Rural Surveyor Apprenticeship

Rural Surveyor Apprenticeship

Rural surveyors advise farmers and other clients on how to handle their businesses.

You will be involved in business/resource management and consultancy for the land, property, and construction industries, in addition to offering professional and technical help.

Estate management and professional consulting will be among your tasks, and additional job titles include land agent, forester, environmental consultant, and property manager.

Responsibilities

Throughout your apprenticeship, you may help:

  • survey and value areas of land like farms and rural buildings
  • advise clients on legal and tax issues
  • look after accounts, manage applications and produce financial forecasts
  • plan how land is used and negotiate access to land with other companies
  • find creative ways to repurpose old buildings.

Salary

  • The salary for an apprentice rural surveyors is around £26,250.
  • As a chartered senior rural surveyor with experience, you can earn in the region of £40,000 to £50,000.
  • At director/partner level salaries can reach £60,000.

Working hours

While standard working hours are usually 9am to 5pm, Monday to Friday, in practice your average working week would be between 38 to 40 hours.

You’ll need to fit in with clients’ work patterns, which can involve evening or weekend work, depending on their agricultural demands.

Working environment

You could work on a country estate or on a farm.

Your working environment may be outdoors in all weathers and you’ll travel often.

Qualifications

Qualifications you can achieve as an apprentice rural surveyor include:

  • Level 6 Chartered SurveyorEntry requirements for this level include 4 or 5 GCSEs at grades 9 to 4 (A* to C) and A levels, or equivalent, for a higher or degree apprenticeship. This qualification takes 60 months to complete.

Skills

On a rural surveyor apprenticeship, you’ll learn:

  • maths knowledge
  • to be thorough and pay attention to detail
  • knowledge of geography
  • analytical thinking skills
  • customer service skills
  • knowledge of computer operating systems, hardware and software
  • legal knowledge including court procedures and government regulations
  • excellent written communication skills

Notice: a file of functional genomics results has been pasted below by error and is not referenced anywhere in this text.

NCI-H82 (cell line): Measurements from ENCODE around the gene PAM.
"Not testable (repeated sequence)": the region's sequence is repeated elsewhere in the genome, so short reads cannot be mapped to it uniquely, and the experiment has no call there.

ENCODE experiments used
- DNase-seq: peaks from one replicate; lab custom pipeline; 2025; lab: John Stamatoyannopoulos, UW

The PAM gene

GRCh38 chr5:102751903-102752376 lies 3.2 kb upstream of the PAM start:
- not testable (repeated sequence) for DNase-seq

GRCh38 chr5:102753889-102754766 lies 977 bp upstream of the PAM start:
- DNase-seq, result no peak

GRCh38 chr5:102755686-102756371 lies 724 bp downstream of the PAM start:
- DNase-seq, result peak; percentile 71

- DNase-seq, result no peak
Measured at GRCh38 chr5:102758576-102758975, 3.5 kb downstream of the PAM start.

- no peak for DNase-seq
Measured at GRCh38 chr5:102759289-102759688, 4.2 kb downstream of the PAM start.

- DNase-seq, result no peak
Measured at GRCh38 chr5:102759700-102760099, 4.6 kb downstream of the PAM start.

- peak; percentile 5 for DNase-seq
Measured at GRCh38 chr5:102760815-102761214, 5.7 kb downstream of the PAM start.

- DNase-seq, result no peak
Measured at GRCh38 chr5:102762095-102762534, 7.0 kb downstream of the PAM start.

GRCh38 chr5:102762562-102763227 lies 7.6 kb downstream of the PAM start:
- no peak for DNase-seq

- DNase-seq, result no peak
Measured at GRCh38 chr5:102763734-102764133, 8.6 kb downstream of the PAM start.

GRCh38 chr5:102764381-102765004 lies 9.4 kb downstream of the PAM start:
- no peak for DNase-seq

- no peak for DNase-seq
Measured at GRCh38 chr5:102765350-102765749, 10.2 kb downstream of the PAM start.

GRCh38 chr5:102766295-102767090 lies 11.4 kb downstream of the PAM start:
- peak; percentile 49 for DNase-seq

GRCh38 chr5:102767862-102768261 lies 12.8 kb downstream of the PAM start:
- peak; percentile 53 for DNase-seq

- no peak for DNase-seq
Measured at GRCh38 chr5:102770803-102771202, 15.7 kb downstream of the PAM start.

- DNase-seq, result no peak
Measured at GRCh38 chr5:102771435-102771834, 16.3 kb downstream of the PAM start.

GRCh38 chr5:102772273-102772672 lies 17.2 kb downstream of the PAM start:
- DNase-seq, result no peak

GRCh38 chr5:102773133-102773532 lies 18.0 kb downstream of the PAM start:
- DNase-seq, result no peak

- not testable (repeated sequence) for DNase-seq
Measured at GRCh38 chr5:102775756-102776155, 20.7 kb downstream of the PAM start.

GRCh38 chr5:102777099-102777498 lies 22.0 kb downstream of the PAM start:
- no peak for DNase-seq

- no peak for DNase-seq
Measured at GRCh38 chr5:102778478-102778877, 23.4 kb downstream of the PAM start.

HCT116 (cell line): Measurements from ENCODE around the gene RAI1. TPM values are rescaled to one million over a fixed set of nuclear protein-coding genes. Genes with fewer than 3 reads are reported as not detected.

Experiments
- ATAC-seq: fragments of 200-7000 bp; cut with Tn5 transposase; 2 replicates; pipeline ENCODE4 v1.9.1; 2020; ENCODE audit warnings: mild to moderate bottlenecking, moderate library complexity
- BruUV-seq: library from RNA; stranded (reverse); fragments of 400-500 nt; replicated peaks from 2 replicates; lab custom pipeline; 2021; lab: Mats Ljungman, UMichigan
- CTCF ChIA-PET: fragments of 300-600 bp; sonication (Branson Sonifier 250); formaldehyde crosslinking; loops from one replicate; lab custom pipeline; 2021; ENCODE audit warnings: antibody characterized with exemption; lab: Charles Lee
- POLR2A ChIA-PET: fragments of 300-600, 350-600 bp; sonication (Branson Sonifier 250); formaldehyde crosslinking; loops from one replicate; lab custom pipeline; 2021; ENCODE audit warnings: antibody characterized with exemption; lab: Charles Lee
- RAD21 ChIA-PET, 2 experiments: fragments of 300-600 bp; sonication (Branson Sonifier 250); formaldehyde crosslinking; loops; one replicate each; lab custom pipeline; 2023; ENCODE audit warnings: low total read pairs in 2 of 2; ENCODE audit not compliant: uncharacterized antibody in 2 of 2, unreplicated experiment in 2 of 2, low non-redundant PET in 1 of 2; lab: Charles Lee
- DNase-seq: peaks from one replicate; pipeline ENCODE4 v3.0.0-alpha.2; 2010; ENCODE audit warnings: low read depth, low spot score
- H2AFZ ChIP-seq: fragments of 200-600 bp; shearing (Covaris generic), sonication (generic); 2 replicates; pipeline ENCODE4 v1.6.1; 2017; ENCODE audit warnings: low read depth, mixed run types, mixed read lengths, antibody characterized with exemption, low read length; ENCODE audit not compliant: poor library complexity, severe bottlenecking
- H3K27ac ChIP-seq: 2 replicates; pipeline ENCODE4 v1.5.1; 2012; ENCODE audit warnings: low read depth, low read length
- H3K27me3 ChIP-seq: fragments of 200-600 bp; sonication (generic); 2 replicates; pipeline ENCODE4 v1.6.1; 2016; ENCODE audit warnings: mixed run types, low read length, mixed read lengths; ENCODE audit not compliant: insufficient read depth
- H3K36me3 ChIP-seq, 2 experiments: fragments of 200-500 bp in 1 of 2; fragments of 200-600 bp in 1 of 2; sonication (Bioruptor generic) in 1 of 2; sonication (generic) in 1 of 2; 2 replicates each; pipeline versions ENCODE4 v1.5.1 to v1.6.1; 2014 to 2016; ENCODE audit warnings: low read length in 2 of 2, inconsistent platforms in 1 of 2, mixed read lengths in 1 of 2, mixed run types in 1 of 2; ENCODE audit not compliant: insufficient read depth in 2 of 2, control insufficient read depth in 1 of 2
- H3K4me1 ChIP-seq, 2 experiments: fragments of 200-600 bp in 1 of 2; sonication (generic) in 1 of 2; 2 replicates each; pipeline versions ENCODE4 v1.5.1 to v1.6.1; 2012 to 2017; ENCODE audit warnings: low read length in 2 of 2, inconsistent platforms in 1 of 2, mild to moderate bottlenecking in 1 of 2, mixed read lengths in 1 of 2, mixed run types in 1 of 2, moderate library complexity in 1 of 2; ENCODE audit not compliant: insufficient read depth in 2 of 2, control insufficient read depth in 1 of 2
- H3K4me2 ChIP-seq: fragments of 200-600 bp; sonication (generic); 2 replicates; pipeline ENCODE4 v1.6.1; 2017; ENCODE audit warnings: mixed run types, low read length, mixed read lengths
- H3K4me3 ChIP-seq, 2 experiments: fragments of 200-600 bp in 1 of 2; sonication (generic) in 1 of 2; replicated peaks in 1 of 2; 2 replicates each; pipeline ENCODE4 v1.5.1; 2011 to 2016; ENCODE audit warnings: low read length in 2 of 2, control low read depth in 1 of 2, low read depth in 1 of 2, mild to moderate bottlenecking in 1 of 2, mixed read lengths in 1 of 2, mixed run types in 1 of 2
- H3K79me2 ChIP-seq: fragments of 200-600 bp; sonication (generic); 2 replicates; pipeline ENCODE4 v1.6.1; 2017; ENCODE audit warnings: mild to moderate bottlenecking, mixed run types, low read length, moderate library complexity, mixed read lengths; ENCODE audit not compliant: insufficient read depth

• to be able to use a computer and the main software packages competently.

Employers

Private chartered surveyor firms employ most rural practice surveyors—these range in size, with some being small enterprises and others having many branches around the UK.

The National Trust teaches trainee rural surveyors and hires surveyors at the director level in each location. Property development companies, utilities, charities, rural organisations, and national parks are looking for fresh hires. There are also few opportunities to work as a professor in agricultural universities and in ministries of central and local government and conservation organisations.

Professional development

The Assessment of Professional Competence is your road to professional certification and chartered status after finishing a degree or postgraduate course (APC). The RICS website provides details on the different certification paths.

The APC is organised around specific tasks pertaining to your profession of surveying. You will be expected to perform a range of appropriate job assignments and a log book throughout your training. At the end of the training session, you will write a written report that will serve as the basis for an oral examination by an assessment panel. If you pass the test, you will be entitled to call yourself a chartered surveyor.

You must complete the relevant continuing professional development (CPD) activities during your degree to stay current with industry changes and keep your skills sharp. RICS, CAAV, and your workplace can all help.

Technical surveyor membership (ASSOC/RICS) is open to anybody with a relevant degree and 12 months of experience, a relevant HND and two years of experience, or four years of industrial experience.

Career prospects

Your professional development begins when you choose the firm or organisation where you will complete your APC. Your career possibilities become more constrained when you commit to rural practice, but development may be swift. Obtaining chartered status provides you with more opportunities for responsibility and progress.

Large firms with significant rural practice interests may sometimes have the opportunity to specialise in a highly specialised aspect of rural practice, such as land agency or pure agriculture. Alternatively, they may provide the chance to work on cutting-edge projects, such as exploring the impact of renewable energy sources on land-based economies.

Smaller businesses can give a broader breadth of experience but fewer opportunities to develop highly specialised knowledge and abilities.

Transferring between the public and private sectors is possible, albeit the public sector has declined since numerous former consultants have founded private enterprises.

You can operate as an agricultural consultant with sufficient agricultural knowledge, advising farmers on all aspects of their business.

Updated on November 22, 2022

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